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Sunday, March 05, 2006

Diary of an Old Soul, Feb 27 - Mar 5

27. I would not have it so. Weary and worn,
Why not to thee run straight, and be at rest?
Motherward, with toy new, or garment torn,
The child that late forsook her changeless breast,
Runs to home's heart, the heaven that's heavenliest:
In joy or sorrow, feebleness or might,
Peace or commotion, be thou, Father, my delight.

28. The thing I would say, still comes forth with doubt
And difference:--is it that thou shap'st my ends?
Or is it only the necessity
Of stubborn words, that shift sluggish about,
Warping my thought as it the sentence bends?--
Have thou a part in it, O Lord, and I
Shall say a truth, if not the thing I try.

29. Gather my broken fragments to a whole,
As these four quarters make a shining day.
Into thy basket, for my golden bowl,
Take up the things that I have cast away
In vice or indolence or unwise play.
Let mine be a merry, all-receiving heart,
But make it a whole, with light in every part.


1. THE song birds that come to me night and morn,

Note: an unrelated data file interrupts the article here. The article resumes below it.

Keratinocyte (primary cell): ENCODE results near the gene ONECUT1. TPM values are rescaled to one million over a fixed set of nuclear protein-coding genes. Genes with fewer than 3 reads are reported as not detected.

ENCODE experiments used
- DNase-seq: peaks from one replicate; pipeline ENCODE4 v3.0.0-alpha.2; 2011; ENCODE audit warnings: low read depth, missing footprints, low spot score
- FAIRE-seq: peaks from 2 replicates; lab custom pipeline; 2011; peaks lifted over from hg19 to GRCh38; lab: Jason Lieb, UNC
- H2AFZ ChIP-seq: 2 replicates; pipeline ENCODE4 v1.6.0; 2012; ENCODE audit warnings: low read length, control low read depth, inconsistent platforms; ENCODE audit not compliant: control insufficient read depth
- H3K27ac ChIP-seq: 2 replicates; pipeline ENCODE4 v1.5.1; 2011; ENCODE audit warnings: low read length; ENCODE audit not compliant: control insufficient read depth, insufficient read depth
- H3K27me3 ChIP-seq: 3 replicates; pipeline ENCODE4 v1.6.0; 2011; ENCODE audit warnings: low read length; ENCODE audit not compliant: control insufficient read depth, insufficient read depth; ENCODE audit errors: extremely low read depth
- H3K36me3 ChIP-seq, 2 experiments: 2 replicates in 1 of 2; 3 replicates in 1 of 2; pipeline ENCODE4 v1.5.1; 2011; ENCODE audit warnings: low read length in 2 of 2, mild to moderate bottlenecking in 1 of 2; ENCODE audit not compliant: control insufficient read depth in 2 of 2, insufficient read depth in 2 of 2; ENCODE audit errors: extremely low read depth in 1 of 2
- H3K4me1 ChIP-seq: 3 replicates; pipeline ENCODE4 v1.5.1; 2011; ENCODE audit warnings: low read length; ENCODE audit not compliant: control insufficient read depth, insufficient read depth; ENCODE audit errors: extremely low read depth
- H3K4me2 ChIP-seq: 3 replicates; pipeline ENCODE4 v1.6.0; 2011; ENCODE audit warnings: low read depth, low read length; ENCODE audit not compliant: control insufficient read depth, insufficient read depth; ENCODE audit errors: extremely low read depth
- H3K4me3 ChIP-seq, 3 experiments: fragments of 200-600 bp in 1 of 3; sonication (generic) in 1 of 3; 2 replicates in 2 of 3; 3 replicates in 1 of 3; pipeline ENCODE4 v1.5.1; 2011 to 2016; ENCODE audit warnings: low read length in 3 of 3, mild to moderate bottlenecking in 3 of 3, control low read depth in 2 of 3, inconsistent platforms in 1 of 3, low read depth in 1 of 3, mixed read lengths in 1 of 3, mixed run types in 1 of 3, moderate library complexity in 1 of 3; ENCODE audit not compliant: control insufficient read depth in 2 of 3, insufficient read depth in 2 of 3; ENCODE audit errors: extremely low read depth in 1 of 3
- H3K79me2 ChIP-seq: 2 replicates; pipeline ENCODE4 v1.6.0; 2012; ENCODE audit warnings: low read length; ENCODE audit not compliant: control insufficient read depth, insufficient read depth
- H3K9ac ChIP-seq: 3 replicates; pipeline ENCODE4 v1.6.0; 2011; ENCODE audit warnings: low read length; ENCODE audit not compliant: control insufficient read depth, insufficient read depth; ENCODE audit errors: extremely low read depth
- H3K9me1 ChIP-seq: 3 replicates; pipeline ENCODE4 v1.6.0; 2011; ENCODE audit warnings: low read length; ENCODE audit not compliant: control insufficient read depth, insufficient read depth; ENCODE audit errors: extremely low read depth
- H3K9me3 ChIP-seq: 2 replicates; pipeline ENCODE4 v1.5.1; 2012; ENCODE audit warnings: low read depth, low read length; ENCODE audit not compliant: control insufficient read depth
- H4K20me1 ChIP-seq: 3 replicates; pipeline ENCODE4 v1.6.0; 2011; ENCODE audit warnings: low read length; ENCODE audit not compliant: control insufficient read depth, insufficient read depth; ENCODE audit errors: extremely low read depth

Fly oft away and vanish if I sleep,
Nor to my fowling-net will one return:
Is the thing ever ours we cannot keep?--
But their souls go not out into the deep.
What matter if with changed song they come back?
Old strength nor yet fresh beauty shall they lack.

2. Gloriously wasteful, O my Lord, art thou!
Sunset faints after sunset into the night,
Splendorously dying from thy window-sill--
For ever. Sad our poverty doth bow
Before the riches of thy making might:
Sweep from thy space thy systems at thy will--
In thee the sun sets every sunset still.

3. And in the perfect time, O perfect God,
When we are in our home, our natal home,
When joy shall carry every sacred load,
And from its life and peace no heart shall roam,
What if thou make us able to make like thee--
To light with moons, to clothe with greenery,
To hang gold sunsets o'er a rose and purple sea!

4. Then to his neighbour one may call out, "Come!
Brother, come hither--I would show you a thing;"
And lo, a vision of his imagining,
Informed of thought which else had rested dumb,
Before the neighbour's truth-delighted eyes,
In the great æther of existence rise,
And two hearts each to each the closer cling!

5. We make, but thou art the creating core.
Whatever thing I dream, invent, or feel,
Thou art the heart of it, the atmosphere.
Thou art inside all love man ever bore;
Yea, the love itself, whatever thing be dear.
Man calls his dog, he follows at his heel,
Because thou first art love, self-caused, essential, mere.

The above is excerpted from George MacDonald's A Book of Strife in the Form of The Diary of an Old Soul (Public Domain, 1880). For further information see this post. The excerpt above is the readings for February 27 through March 5.

1 comment:

Julana said...

Gloriously wasteful, O my Lord, art thou!